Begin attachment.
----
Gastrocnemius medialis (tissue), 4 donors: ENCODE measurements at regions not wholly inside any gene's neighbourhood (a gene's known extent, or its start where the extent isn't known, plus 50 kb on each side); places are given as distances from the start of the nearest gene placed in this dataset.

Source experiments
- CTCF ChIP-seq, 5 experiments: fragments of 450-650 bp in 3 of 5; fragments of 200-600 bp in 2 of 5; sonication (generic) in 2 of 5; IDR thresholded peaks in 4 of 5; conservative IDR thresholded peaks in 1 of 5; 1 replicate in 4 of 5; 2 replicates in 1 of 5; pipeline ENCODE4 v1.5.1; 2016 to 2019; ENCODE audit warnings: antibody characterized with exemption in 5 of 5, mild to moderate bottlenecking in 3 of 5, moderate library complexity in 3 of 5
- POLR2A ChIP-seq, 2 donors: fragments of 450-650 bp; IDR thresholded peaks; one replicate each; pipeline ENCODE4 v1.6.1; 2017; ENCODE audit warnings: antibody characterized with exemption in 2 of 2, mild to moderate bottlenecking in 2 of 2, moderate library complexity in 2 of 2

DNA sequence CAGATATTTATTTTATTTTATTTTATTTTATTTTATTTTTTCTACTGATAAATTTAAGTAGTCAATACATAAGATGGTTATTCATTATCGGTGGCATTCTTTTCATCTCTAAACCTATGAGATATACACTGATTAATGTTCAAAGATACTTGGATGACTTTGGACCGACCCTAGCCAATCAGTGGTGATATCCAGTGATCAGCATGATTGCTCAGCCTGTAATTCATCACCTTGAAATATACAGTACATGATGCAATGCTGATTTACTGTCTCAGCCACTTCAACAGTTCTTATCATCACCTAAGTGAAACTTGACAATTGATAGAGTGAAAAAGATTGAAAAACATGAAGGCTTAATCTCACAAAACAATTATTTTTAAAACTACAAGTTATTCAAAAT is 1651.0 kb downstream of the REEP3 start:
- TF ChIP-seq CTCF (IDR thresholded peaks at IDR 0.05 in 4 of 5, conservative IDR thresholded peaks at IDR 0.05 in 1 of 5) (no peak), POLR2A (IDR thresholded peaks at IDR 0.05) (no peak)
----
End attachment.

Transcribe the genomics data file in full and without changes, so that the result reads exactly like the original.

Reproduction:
Gastrocnemius medialis (tissue), 4 donors: ENCODE measurements at regions not wholly inside any gene's neighbourhood (a gene's known extent, or its start where the extent isn't known, plus 50 kb on each side); places are given as distances from the start of the nearest gene placed in this dataset.

Source experiments
- CTCF ChIP-seq, 5 experiments: fragments of 450-650 bp in 3 of 5; fragments of 200-600 bp in 2 of 5; sonication (generic) in 2 of 5; IDR thresholded peaks in 4 of 5; conservative IDR thresholded peaks in 1 of 5; 1 replicate in 4 of 5; 2 replicates in 1 of 5; pipeline ENCODE4 v1.5.1; 2016 to 2019; ENCODE audit warnings: antibody characterized with exemption in 5 of 5, mild to moderate bottlenecking in 3 of 5, moderate library complexity in 3 of 5
- POLR2A ChIP-seq, 2 donors: fragments of 450-650 bp; IDR thresholded peaks; one replicate each; pipeline ENCODE4 v1.6.1; 2017; ENCODE audit warnings: antibody characterized with exemption in 2 of 2, mild to moderate bottlenecking in 2 of 2, moderate library complexity in 2 of 2

DNA sequence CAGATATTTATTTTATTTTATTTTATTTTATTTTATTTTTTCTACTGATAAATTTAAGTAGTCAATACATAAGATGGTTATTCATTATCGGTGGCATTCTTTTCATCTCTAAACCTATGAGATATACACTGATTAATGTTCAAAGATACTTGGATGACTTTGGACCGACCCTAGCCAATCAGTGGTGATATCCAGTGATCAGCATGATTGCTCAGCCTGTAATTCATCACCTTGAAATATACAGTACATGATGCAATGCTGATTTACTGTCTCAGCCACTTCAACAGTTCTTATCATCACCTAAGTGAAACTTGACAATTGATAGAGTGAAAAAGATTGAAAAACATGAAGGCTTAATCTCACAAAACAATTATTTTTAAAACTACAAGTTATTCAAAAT is 1651.0 kb downstream of the REEP3 start:
- TF ChIP-seq CTCF (IDR thresholded peaks at IDR 0.05 in 4 of 5, conservative IDR thresholded peaks at IDR 0.05 in 1 of 5) (no peak), POLR2A (IDR thresholded peaks at IDR 0.05) (no peak)